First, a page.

I found Brodsky sitting at the stern of the craft, staring back toward our state. He was pensive, calm. There was a hardness about him, an immediacy in his gaze I had not witnessed, that I believe had not existed yesterday or any day before.

“Pinter,” he said. “There is no hope for us.”

He rose to his feet and walked toward the craft’s bow. He didn’t bother to take his rifle. I left mine, too.

We hopped the low lifelines, splashing into the swells, and started along the margin of beach. Dent called to us over the craft’s PA.

“Are you stupid,” he said. “Repeat. You must be stupid.”

We did not turn.

“Get back here,” he yelled. “Come back.”

The shore began to curve out of sight of the craft. We heard Dent’s footfalls in the breakers behind us.

“You’re not soldiers,” he said. “None of you. You’re not soldiers.”

As the sun climbed higher, the glare beat off the sea and the sand, and piece by piece we discarded our jackets and our shirts and our boots.

“I’ll kill you,” Dent kept saying. “I swear to God.”

We did not look back.

We walked clear around the island. There was no mining project or research facility. There was no sign of indigenous populations. We knew this not from visual confirmation but because there was no sign of resistance, just more discarded uniforms like the ones we had seen prior, and I began to wonder where the artillery had come from in the first place. Whether the general laborers back at the state’s edge were not trained killers with their own orders to carry out. Taking the last curve that brought our craft back into view, we saw a group of men marching toward us.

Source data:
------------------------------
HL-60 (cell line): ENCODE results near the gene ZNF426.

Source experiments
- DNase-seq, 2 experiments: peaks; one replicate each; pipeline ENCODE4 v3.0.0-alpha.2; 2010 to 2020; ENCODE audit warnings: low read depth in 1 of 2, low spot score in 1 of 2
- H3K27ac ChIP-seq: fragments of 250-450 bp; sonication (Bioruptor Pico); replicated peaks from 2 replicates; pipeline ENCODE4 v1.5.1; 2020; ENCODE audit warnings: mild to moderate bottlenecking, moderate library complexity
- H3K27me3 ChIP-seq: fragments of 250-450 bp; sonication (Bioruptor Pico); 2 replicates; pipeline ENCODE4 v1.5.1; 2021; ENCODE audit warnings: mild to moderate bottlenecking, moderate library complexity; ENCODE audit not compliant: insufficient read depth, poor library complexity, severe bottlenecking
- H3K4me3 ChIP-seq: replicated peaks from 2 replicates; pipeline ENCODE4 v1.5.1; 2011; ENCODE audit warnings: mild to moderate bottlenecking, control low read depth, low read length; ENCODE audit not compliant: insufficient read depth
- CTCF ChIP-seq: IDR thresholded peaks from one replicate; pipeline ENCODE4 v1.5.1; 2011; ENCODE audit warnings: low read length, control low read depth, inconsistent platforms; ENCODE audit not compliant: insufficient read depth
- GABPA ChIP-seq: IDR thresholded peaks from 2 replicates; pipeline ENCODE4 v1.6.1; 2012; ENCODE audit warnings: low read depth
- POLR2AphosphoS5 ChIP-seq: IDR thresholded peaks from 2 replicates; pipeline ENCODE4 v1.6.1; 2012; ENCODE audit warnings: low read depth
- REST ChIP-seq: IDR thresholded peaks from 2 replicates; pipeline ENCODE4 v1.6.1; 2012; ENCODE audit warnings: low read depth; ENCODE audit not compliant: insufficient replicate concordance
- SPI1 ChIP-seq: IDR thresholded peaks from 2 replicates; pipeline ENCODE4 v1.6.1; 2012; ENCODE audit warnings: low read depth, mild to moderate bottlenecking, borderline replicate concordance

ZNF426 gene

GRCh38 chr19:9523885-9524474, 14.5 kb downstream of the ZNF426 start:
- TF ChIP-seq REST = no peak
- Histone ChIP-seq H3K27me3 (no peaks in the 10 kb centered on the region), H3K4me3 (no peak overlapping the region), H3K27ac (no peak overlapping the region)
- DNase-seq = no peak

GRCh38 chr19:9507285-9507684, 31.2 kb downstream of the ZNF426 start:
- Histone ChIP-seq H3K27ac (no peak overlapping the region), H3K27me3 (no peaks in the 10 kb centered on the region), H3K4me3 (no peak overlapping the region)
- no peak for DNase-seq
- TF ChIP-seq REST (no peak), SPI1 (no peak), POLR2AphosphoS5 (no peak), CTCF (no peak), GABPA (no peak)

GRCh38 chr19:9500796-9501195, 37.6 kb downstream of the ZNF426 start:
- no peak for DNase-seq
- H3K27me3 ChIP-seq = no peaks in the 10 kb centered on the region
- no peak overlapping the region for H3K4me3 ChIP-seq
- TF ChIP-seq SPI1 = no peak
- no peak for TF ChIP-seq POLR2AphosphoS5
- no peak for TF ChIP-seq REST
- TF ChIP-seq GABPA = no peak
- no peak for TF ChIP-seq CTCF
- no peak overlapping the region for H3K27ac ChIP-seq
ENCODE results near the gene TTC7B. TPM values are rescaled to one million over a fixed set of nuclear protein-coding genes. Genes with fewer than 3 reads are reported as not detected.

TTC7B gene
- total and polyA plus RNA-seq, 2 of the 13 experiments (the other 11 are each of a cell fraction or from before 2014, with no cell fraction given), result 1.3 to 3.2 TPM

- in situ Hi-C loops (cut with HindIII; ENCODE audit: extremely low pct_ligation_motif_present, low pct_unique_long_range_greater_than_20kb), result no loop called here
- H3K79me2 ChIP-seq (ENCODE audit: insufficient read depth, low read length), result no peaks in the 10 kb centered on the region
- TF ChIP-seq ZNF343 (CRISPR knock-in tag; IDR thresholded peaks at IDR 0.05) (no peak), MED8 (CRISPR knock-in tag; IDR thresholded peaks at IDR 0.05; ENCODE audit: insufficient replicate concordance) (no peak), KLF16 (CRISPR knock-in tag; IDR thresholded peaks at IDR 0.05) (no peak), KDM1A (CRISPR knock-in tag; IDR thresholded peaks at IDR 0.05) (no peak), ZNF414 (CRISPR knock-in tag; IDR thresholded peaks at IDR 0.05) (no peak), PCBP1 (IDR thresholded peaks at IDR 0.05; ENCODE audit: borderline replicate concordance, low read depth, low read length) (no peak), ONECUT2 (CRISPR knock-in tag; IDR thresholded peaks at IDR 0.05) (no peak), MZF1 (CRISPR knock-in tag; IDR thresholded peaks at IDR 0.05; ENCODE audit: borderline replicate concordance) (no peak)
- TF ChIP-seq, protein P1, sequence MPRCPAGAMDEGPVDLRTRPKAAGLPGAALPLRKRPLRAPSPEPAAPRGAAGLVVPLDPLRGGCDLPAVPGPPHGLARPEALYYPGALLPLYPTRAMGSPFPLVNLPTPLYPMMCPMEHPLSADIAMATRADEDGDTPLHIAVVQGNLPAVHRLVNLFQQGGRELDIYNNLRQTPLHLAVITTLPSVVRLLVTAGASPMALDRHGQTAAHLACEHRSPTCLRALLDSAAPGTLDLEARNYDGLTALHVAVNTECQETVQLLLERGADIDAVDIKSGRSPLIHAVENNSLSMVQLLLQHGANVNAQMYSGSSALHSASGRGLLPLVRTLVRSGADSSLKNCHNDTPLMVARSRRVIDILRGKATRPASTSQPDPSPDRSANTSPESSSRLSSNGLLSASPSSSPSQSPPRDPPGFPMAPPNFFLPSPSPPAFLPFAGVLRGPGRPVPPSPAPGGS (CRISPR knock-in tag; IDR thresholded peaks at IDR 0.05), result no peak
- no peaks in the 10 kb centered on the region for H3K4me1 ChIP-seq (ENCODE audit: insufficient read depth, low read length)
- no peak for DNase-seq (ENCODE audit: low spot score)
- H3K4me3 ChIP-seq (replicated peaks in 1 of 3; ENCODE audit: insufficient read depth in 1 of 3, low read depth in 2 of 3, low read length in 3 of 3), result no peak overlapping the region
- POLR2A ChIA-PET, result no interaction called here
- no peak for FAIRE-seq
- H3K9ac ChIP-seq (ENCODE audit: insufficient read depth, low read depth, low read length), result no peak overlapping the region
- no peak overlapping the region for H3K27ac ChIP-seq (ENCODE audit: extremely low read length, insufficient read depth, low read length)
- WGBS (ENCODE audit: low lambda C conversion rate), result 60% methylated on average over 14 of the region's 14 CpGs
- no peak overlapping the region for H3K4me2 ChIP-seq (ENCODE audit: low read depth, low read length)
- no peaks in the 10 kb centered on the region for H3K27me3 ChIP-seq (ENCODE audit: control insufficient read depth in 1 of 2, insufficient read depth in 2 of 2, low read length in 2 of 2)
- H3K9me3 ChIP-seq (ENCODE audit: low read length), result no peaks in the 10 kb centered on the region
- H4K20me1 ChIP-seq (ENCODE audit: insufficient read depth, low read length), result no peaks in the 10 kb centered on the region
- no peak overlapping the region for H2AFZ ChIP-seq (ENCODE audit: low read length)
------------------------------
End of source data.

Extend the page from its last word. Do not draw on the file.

“It’s them,” Dent said. “There’s too many. Where are your rifles? For God’s sake why didn’t you bring your rifles?”

As we grew nearer, I realized the men were naked, tanned a shade I had seen on the skin of some of the fishermen from the farthest south of our state who were famed for staying on the water for months on end — men we champion in our state brochures. They were carrying rifles, rifles like our own that we had left aboard the craft, and those of the Northern soldiers. The sun was behind them, and I swore I saw a pair of reedy fellows in the glare, flanked on either side by shorter silhouettes. A man was leading them, a dark heat shadow shimmering against the white shore, and as he closed the distance between us the jungle seemed to shake and grow lush with his every step. They were our countrymen, or they were coming to kill us. I could not tell. I would have my answers soon. I kept walking toward them.

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